As investors we are often fixated on financially focused metrics to measure our investment journey. I suggest there are other ways beyond this to do so.
The clearest way to measure how you’re doing financially is to always look at the numbers. There’s no disputing that. However they may be times where markets are going through a trough or it’s early on your investment journey and your investments just haven’t had the chance to demonstrate their progress. In that case just how can you measure your progress as an investor?
I was recently thinking through this issue. One of the things that came to mind was that when I started my investment journey I recall initially going to a financial planner for some advice.
I was armed with details of an investment fund that had the best financial returns over the last 12 months and was keen for this planner to invest my funds in that specific mutual fund.
I didn’t really pay any regard to the funds mandate, what its management expense ratio was or even what its long-term track record was. I felt that given it’s past 12 months performance was so spectacular it could likely continue to generate those returns well into the future.
What was also interesting to me about that first meeting with the financial planner was that I had a sense that markets were about to decline over the next 1 to 2 months so I was keen to have her hold off on establishing my investment account until this time had passed. Clearly this demonstrates a lack of long-term thinking and a willingness to time the markets.
Little did I realize at the time just how poor the track record of actively managed funds tend to be and how hard it is for them to consistently outperform the benchmark given the amount of the annual fees that they charge.
What was also interesting to me about that initial discussion with this financial planner was her haste in suggesting that I have my funds invested in the financial planners house funds which no doubt she was incentivized to push and that the funds that she was recommending to me tended to have the largest annual trails that would flow back to her.
What amazed me about that time was her apparent willingness to ensure that I initiated my investments with a margin loan to accompany the equity that I was putting in.
Of course she explained this as being a tool that would help accelerate my long-term wealth creation however the amount of gearing that she had suggested for my investment was actually as high as 50%.
Given what I now know about gearing and margin lending as a double-edged sword, that seems incredibly reckless to me. To suggest that a newcomer into the financial markets should have such a high level of gearing and margin lending at the start of their investment journey.
The planner also took no real steps to ensure that I understood the downside and negative consequences of investing in such a manner. I recall seeing charts in a fancy presentation which showed the long-term compounding effects of a highly geared portfolio, but nothing which showed the debilitating effects that an event such as 2008 2009 could have on your wealth creation.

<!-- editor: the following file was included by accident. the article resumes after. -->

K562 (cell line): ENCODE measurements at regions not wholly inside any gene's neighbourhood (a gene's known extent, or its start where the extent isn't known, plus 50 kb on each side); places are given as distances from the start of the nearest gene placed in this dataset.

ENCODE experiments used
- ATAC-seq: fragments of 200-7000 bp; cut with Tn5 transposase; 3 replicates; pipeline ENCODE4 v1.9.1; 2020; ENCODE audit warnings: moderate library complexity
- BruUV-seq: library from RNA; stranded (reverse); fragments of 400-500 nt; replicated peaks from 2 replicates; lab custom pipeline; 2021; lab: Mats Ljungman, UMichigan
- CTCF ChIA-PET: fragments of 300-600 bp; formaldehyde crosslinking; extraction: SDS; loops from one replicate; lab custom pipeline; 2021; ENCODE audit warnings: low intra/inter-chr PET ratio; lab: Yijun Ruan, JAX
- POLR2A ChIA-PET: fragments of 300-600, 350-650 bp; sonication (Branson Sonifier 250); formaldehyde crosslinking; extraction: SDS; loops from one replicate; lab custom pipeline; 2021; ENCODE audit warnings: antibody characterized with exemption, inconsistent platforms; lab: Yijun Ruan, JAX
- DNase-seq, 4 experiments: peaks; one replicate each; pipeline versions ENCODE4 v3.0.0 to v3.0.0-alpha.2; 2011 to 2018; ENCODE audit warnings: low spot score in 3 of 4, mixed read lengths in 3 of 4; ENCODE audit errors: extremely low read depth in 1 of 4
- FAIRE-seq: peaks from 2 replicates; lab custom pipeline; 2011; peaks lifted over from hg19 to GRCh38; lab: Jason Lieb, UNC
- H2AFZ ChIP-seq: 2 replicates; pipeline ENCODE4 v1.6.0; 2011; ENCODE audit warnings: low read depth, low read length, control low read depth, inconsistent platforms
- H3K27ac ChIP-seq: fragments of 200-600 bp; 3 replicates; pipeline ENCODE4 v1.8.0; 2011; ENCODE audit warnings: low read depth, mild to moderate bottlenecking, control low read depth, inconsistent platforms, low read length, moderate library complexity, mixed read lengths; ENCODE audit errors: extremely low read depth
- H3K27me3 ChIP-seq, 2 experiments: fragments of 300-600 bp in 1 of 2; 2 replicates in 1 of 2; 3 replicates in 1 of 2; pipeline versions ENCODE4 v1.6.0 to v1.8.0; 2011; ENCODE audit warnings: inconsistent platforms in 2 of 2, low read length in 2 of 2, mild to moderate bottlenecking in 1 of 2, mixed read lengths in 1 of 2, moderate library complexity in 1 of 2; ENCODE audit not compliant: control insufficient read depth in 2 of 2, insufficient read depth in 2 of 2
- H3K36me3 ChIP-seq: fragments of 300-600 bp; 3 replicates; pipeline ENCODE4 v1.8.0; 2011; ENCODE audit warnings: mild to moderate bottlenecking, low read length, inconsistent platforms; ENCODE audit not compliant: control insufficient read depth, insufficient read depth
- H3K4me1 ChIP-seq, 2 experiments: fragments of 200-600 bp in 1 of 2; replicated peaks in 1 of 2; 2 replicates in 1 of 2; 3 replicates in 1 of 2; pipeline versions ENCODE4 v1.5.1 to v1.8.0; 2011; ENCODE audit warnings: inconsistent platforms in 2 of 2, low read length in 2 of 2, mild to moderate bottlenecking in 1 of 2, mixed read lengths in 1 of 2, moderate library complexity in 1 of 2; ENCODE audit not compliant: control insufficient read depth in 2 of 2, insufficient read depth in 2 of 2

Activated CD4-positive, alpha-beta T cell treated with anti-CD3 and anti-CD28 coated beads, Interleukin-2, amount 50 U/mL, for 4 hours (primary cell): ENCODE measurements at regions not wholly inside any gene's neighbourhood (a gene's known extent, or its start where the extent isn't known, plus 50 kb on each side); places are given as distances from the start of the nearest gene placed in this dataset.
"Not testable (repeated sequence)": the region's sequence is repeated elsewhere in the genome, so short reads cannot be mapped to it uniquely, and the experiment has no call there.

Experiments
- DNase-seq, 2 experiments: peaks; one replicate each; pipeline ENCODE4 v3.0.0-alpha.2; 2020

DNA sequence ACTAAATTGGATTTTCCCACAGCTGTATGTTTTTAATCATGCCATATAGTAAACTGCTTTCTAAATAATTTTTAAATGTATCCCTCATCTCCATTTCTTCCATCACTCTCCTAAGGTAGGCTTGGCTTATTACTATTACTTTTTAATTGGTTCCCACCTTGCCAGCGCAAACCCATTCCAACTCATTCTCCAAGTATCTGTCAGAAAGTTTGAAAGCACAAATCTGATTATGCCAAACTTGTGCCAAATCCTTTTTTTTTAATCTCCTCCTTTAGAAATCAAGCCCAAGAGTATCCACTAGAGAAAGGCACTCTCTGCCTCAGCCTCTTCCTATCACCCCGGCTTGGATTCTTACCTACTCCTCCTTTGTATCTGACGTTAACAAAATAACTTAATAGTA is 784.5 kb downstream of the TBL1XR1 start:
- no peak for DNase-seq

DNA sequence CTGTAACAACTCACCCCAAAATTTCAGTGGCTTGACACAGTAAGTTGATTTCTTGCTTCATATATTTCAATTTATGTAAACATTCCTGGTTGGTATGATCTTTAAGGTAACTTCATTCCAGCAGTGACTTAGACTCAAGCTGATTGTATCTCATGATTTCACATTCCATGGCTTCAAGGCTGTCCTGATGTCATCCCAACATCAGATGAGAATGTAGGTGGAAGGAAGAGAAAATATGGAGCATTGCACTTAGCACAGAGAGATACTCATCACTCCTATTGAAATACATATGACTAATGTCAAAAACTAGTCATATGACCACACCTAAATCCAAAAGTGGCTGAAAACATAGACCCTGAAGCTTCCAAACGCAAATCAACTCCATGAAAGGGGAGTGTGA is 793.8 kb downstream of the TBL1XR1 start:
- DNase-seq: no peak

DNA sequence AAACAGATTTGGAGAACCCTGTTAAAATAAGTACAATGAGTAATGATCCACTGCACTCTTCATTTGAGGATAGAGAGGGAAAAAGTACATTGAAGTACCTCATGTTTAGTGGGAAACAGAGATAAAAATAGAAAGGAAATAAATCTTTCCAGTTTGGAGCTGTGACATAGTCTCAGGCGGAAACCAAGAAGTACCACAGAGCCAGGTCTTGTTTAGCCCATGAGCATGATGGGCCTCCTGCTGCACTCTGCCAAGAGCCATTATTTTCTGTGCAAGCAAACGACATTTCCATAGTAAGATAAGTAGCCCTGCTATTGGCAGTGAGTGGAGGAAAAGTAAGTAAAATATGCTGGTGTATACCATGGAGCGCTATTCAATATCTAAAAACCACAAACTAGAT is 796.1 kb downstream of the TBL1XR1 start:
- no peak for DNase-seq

I also recall that the planner was very quick to suggest that I use the planning firms margin lending facility rather than trying to investigate independent margin lending facilities on my own which may have been offering lower interest rates and lower establishment fees also.
Sometimes I look back at the start of my investment journey and I chuckle to myself at just how impressionable an investor I was and how little I knew about how the broader financial markets function.
And today, some 15 years later the basis of my investment are completely different. I eschew actively managed funds given I know how detrimental the effects of constant portfolio churn tend to be on performance.
I also avoid actively manage funds precisely because of the high expense ratios that these funds charge on actively managed accounts and how that diminishes the likelihood that they’ll be able to outperform a low-cost index of a long period of time.
I tend to be much more focused now on individual stocks that have strong competitive advantages, good owner operator linkages and also strong investment tailwinds that will enable these businesses to grow and grow well over the long-term.
A good return on invested capital rounds out my toolkit of what I look for in a good investment.
So where am I going with all of this?
Well sometimes you can look at your investment portfolio day after day and second-guess the investments that you’ve made and wonder if you’re doing the right things. You see highflying stocks that move up 10 to 15% on a monthly basis and you question whether you should be in those kinds of businesses as well.
At times I believe it’s helpful to take a step back and reflect on where you’ve come as an investor. Part of doing that is evaluating your progress in terms of how you’re thinking around investments that you make and how that has matured and hopefully evolved over time.
In my case going through that journey just recently provided a refreshing reminder of my own journey and how my own thinking as an investor has has evolved over time